The Roar
The Roar


Collingwood: Potential versus reality

Collingwood coach Nathan Buckley with forward Alex Fasolo (Photographer: Sean Garnsworthy)
Roar Guru
25th August, 2015

I loved Nathan Buckley as a player. Massively underrated, maybe because he played for Collingwood, maybe because for much of his career he played in poor Collingwood teams.

Or maybe because he was seen as a prat who forsook a struggling side to play in one he thought would feature regularly in finals.

Yet here was a guy who read the game beautifully, consistently dominated statistically – this during a time when you had hard-tags, where taggers didn’t worry about getting the ball themselves – and had a beautiful kick.

When the opportunity presented itself, I wanted Buckley as coach. Damn, if I’d had my way, he would’ve been instituted as coach in 2009, when Collingwood was struggling under Malthouse.

I believed that Buckley would bring to Collingwood the purpose, direction, and decisiveness he brought to Collingwood as a player. But we’re now four years into his tenure, with finishes during that time of fourth (2012), sixth (2013) and 11th (2014), with this year likely bringing about a lowly 12th.

Of course, football’s not a static environment. Fortunes fluctuate, particularly with personnel. In Buckley’s biography, All I Can Be, he talks about arriving at Collingwood in 1994 and feeling an air of stagnancy, that his teammates had climbed the mountain (with their drought-breaking premiership in 1990) and seemed unlikely to do so again.

Craig Kelly, part of that premiership team – and Buckley’s manager – suggested in All I Can Be that they should’ve rejuvenated the list with some judicious trading and recruiting. You can see how this time has directly influenced the way Buckley’s handled his time as Collingwood coach.

He took over for 2012 (one year after their 2010 premiership), coached the team to a preliminary final, and then seemed to determine that this squad wasn’t going to climb the mountain again, and proceeded to rejuvenate the list.


Casualties have been high, with Dale Thomas, Heath Shaw, Chris Dawes, Sharrod Wellingham, Heritier Lumumba, and Dayne Beams all traded out (for one reason or another). This atop a number of retirements. For many, it was a questionable strategy, although Collingwood has gotten a fair return from the trades.

But are Collingwood heading in the right direction? For the second successive year, they’ve sat in the top four at the middle of the season with an impressive 8-3 record, before imploding spectacularly to slide right out of contention. It’s a disheartening sight, even if most would understand that a levelling-out is understandable given the turnover of players, introduction of youth, and the journey of the dreaded ‘rebuild’.

Injuries haven’t helped. Collingwood’s 2012 alumni are Brodie Grundy, Ben Kennedy, Tim Broomhead, and Jackson Ramsey. From a possible 66 games Grundy’s played 39, Kennedy 24 (with half of those as sub), Broomhead 19, and Ramsey 7. Collingwood’s two top-10 picks from the 2013 draft, Matthew Scharenberg and Nathan Freeman, have only played two games (but more like five quarters) and zero games respectively out of a possible 44 games.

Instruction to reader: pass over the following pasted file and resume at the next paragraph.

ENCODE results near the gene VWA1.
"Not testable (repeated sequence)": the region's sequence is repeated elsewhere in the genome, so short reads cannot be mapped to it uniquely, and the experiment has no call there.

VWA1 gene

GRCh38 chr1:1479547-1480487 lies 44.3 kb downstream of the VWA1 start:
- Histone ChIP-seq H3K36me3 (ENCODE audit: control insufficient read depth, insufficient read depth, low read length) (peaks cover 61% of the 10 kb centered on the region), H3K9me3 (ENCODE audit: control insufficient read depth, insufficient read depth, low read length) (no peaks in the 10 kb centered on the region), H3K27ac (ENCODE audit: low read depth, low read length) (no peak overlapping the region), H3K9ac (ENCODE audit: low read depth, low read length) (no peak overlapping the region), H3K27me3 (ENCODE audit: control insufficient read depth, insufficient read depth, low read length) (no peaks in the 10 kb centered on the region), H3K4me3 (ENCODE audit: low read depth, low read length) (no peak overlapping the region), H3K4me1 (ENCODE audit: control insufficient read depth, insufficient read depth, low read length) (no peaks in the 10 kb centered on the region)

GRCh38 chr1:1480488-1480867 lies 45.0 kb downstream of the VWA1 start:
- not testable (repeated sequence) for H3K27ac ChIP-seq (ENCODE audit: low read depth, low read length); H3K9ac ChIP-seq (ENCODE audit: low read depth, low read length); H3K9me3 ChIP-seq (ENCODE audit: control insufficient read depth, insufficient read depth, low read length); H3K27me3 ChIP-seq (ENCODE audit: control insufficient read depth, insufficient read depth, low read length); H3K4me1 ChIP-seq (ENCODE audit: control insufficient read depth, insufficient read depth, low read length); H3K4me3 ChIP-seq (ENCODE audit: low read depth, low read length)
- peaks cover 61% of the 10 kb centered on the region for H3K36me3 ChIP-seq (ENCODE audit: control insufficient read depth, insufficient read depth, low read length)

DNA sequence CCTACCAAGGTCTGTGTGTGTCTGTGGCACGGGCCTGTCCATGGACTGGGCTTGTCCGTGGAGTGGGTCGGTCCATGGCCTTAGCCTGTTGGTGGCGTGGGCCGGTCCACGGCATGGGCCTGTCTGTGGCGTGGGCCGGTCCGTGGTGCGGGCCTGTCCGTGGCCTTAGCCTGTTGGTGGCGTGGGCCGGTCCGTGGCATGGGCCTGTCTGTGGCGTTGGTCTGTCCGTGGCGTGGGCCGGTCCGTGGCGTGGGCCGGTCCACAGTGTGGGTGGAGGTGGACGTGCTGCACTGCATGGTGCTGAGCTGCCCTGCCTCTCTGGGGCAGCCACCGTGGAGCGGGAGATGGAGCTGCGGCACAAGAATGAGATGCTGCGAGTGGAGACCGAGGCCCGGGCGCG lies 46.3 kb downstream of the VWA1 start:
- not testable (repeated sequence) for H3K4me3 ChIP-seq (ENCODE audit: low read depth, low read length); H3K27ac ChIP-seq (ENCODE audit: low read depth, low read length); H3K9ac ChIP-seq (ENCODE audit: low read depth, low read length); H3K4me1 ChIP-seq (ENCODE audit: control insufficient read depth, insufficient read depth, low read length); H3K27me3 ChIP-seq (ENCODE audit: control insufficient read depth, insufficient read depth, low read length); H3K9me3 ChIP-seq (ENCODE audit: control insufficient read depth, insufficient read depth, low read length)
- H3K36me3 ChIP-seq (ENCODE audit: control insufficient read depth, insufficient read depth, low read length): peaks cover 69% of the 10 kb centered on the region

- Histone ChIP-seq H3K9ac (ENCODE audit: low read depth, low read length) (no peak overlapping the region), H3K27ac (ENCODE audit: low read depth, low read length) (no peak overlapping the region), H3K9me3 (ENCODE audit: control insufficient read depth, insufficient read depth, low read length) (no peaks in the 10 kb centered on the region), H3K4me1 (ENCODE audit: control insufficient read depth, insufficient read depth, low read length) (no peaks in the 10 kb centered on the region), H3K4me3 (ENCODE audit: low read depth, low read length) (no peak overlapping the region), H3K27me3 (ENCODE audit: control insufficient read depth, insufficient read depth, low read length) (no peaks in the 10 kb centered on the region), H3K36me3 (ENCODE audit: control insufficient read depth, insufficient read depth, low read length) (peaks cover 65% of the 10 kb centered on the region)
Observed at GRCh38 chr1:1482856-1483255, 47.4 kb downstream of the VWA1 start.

It’s hard to rebuild when you’re unable to regularly pump games into the best of your next generation.

Compounding the issue is a selection perseverance with stalwarts, solid citizens who give an honest effort but are unlikely to help legitimately build towards a premiership assault, and a draft and trade focus on midfielders and flankers instead of rated key-positioners. Darcy Moore (a father-son selection taken at Pick 9 in the 2014 AFL Draft) is the first key-position player Collingwood’s picked up in the first round of the draft since Ben Reid (Pick 8) and Nathan Brown (Pick 10) way back in 2006.

Skills are also something in short supply. Collingwood’s movement of the ball is often slipshod, with players struggling to hit targets. In any chain of possession, you can almost guarantee that at some point it’ll come undone due to an errant kick or handball. It’s frustrating to watch, and must be demoralising for players when all their hard work unravels and the opposition counter-attack. Going into the forward 50, Collingwood’s attitude is often to bomb and hope for the best – and rarely get it.

Skills, decision making and execution are arguably Collingwood’s biggest query. Right now, Collingwood’s entire game plan relies on frenetic, relentless pressure and forcing turnovers. It’s a great trick, as long as they can maintain the intensity, but the moment they drop off – even a fraction – opposition open them up.


A team needs something else to fall back on. Collingwood just don’t have Plan B at the moment. It’s all or bust, and the poor decision making, poor skills, and equally poor conversion has too regularly this year seen them bust.

The club themselves seem now to have an awareness that, for whatever reason, things aren’t unfolding as they envisioned, or hoped. Already they’ve gone from expecting to play finals imminently, and that they’d win a flag “within three years” (Collingwood CEO Gary Pert, March 2014), to now suggesting that their “sweet spot” is three years away – in 2018–19 (Buckley, August 2015).

The problem with such long-term expectation is that while you’re addressing existing issues, others will open up. For example, in 2018-19, you’d hardly expect the likes of Dane Swan (31), Travis Cloke (28), Scott Pendlebury (27), Ben Reid (26) and Nathan Brown (26) to feature prominently, if at all.

Collingwood have some exciting talent on their list, their best this year has been exhilarating and pushed the heavyweights close, but you can only hang your hopes on potential and effort for so long.